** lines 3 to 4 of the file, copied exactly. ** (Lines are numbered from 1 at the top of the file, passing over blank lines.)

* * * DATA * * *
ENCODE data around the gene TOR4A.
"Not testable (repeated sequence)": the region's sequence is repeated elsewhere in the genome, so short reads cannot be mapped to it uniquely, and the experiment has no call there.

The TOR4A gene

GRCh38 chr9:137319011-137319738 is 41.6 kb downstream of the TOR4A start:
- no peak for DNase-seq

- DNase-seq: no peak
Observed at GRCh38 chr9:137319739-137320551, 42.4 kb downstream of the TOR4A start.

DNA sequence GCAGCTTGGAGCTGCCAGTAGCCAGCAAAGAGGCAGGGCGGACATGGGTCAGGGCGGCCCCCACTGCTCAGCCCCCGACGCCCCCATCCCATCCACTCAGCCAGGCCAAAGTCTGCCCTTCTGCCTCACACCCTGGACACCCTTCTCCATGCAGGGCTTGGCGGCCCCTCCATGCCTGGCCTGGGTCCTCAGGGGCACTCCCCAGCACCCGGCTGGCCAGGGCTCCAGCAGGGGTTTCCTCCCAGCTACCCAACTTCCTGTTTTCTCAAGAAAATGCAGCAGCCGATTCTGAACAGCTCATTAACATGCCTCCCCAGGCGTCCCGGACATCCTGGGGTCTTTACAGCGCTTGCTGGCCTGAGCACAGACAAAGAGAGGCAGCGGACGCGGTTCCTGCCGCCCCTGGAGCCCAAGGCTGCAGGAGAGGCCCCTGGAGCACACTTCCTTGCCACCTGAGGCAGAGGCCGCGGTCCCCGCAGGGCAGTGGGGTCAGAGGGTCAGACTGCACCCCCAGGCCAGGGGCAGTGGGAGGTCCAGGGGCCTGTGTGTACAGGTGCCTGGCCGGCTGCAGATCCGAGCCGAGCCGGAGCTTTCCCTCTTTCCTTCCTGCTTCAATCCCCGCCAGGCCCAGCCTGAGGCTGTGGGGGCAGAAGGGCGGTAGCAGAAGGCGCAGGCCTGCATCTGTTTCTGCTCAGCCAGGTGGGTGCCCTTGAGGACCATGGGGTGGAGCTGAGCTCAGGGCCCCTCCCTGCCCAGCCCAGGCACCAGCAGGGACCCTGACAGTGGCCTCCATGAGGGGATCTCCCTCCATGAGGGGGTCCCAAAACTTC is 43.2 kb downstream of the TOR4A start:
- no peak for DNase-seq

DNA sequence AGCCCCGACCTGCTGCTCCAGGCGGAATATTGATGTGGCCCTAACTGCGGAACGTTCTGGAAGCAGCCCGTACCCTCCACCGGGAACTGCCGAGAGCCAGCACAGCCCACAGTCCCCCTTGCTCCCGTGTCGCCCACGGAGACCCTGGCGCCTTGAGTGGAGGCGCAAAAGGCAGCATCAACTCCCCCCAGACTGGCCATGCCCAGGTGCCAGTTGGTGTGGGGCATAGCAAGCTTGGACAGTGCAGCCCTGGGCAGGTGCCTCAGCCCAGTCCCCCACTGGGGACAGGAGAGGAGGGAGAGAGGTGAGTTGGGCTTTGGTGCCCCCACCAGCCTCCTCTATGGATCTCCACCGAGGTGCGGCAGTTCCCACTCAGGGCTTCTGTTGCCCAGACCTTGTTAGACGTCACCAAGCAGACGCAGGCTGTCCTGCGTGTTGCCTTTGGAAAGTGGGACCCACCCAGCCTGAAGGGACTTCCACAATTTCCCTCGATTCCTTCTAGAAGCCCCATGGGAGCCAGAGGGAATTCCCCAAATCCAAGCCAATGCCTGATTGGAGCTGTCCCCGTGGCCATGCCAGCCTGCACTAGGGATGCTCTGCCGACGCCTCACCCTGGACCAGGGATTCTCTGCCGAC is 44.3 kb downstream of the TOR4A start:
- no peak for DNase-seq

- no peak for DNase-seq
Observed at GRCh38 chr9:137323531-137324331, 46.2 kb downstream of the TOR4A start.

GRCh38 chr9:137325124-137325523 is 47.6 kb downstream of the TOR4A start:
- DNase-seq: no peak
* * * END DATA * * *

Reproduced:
The TOR4A gene

GRCh38 chr9:137319011-137319738 is 41.6 kb downstream of the TOR4A start: